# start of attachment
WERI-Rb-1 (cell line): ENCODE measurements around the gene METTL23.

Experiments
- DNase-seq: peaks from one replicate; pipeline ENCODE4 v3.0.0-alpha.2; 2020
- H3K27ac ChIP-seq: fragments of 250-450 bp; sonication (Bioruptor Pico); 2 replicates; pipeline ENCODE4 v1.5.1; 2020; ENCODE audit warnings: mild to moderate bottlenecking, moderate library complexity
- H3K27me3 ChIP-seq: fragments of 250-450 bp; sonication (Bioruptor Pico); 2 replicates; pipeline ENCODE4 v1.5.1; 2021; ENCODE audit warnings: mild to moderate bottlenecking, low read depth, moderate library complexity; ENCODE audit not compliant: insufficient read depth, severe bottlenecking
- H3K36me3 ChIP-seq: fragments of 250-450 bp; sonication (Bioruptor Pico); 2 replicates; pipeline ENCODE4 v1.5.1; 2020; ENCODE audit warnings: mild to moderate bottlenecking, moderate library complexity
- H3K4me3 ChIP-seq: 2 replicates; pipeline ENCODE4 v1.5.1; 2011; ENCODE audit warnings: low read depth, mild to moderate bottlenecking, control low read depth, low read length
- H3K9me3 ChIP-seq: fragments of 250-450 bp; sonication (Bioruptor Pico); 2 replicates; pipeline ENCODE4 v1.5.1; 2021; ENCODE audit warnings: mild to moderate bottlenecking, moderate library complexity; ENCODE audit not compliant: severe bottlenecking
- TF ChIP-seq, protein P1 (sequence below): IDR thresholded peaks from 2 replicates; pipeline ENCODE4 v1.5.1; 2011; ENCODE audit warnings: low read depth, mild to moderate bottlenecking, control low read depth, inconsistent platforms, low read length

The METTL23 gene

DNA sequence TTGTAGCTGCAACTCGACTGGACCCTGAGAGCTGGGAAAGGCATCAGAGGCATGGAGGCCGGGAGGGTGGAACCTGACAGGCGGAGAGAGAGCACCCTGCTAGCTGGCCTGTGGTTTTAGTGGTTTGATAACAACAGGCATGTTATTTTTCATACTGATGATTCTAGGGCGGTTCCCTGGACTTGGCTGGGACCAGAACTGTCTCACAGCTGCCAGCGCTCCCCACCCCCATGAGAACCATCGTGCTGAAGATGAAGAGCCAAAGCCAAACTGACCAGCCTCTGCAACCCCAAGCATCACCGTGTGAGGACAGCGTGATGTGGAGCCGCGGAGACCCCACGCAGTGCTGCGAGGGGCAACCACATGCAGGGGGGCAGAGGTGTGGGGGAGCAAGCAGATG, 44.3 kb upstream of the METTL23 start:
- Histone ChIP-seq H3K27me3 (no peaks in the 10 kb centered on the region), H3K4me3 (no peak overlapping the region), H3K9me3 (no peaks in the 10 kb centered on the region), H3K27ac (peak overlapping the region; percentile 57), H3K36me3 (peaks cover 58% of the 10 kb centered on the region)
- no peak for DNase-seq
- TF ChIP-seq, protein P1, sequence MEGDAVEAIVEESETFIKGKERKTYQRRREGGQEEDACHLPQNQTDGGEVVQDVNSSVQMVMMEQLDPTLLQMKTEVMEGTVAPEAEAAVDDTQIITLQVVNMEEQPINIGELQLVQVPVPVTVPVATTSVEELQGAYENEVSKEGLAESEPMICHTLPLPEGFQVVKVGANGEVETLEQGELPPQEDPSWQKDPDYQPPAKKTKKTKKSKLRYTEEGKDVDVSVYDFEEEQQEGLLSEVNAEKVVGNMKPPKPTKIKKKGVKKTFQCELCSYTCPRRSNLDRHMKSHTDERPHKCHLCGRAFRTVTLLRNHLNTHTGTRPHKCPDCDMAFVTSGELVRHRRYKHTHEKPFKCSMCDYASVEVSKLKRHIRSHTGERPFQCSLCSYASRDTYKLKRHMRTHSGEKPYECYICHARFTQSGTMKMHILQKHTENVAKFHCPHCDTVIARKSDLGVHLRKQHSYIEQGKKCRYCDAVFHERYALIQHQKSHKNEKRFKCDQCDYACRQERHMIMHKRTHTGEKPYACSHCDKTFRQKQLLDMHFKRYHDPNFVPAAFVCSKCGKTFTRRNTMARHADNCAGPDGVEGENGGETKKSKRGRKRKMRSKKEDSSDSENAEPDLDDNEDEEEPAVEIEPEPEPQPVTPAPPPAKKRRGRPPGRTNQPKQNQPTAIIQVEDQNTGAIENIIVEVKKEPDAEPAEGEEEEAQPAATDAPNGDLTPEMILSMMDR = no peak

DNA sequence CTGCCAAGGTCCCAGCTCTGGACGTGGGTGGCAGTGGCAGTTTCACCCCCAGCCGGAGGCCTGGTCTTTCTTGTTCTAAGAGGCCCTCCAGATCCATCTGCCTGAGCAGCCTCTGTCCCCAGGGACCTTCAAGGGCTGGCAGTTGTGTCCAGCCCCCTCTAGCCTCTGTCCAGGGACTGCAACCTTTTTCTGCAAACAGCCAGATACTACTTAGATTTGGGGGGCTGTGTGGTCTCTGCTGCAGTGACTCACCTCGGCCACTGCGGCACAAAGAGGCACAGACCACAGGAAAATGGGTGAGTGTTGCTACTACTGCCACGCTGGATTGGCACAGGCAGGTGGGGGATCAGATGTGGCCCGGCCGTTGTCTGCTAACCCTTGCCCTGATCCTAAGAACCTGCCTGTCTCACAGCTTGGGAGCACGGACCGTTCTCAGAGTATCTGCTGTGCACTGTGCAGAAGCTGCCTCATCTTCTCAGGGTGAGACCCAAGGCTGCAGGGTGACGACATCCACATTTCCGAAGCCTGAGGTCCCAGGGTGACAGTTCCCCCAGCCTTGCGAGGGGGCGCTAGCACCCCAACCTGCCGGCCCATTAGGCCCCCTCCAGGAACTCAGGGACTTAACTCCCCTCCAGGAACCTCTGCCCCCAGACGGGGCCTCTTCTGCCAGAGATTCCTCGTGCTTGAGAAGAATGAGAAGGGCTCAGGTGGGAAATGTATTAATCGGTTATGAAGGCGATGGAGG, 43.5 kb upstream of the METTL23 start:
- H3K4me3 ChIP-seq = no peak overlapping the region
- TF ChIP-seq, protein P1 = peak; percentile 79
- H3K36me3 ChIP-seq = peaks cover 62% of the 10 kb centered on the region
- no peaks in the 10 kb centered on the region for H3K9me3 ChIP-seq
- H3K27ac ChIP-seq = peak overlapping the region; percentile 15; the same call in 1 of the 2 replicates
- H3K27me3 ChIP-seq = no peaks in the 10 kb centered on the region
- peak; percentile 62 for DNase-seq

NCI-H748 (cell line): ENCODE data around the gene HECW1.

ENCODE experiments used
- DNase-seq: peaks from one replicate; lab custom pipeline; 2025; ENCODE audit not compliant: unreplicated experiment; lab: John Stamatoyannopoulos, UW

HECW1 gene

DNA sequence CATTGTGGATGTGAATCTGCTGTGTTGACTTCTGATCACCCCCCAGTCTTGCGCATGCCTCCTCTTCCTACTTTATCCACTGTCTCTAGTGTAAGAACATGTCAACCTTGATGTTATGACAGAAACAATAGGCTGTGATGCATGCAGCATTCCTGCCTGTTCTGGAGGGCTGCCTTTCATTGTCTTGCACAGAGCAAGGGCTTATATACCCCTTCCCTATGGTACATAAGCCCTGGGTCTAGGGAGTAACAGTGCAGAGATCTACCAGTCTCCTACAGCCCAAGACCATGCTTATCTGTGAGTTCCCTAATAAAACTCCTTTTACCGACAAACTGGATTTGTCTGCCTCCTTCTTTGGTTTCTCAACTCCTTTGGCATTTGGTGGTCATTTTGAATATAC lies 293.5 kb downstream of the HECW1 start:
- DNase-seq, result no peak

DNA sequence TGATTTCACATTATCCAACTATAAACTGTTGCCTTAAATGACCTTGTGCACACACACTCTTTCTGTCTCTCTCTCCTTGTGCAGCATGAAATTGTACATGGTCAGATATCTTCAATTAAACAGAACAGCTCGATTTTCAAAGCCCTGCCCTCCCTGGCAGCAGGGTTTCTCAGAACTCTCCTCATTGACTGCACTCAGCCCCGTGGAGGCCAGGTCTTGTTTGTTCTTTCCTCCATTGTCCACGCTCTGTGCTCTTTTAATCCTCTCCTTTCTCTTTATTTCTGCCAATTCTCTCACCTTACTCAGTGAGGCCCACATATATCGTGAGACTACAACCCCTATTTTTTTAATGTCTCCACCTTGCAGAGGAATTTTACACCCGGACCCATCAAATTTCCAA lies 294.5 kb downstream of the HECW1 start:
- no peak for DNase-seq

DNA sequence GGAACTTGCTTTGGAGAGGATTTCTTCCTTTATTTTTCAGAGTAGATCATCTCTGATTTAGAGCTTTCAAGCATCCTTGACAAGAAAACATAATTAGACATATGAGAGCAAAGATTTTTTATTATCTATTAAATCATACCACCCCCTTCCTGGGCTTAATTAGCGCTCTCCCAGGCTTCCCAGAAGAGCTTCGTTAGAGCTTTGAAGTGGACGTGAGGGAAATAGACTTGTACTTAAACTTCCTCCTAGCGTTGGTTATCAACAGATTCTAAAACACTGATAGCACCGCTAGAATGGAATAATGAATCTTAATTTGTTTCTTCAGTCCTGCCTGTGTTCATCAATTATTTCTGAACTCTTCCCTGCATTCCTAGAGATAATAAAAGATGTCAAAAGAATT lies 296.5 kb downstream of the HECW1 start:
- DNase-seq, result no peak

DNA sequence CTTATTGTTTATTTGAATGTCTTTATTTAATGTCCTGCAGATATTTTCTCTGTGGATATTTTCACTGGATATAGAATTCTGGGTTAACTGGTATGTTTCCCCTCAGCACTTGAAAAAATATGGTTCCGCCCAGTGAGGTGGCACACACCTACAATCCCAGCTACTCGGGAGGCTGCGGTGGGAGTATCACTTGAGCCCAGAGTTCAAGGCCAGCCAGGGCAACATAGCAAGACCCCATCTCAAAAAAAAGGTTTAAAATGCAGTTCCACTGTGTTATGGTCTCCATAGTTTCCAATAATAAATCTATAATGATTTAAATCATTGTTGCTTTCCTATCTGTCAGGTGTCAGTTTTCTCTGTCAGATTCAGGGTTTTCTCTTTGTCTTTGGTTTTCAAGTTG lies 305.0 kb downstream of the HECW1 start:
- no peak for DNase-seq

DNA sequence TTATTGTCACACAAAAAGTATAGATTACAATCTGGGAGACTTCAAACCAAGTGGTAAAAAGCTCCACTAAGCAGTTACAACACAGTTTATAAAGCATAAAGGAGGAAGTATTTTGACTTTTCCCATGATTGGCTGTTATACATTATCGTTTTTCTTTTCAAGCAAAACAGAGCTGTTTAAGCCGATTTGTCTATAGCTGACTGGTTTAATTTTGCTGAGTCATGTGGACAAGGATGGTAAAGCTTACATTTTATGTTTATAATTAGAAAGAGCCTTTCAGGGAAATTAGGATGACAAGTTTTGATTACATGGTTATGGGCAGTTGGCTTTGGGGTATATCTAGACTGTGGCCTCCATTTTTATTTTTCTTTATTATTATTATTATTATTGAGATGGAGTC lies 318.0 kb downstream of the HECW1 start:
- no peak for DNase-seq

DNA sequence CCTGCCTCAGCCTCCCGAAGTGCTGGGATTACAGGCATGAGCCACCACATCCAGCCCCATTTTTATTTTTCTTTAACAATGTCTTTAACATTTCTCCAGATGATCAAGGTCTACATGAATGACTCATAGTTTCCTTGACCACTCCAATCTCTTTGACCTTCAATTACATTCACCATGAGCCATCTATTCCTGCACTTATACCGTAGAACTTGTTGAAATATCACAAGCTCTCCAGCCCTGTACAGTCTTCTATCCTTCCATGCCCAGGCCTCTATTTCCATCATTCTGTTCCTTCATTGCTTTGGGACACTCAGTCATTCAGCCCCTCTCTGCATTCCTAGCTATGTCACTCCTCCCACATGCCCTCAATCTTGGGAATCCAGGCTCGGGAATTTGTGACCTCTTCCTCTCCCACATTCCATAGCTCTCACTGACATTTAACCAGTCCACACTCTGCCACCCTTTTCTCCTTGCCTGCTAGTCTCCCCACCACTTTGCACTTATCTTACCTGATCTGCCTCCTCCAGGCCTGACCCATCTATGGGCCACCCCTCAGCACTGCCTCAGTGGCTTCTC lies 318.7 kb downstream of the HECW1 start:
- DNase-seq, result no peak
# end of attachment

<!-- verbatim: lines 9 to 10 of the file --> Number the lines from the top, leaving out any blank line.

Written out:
- TF ChIP-seq, protein P1 (sequence below): IDR thresholded peaks from 2 replicates; pipeline ENCODE4 v1.5.1; 2011; ENCODE audit warnings: low read depth, mild to moderate bottlenecking, control low read depth, inconsistent platforms, low read length

The METTL23 gene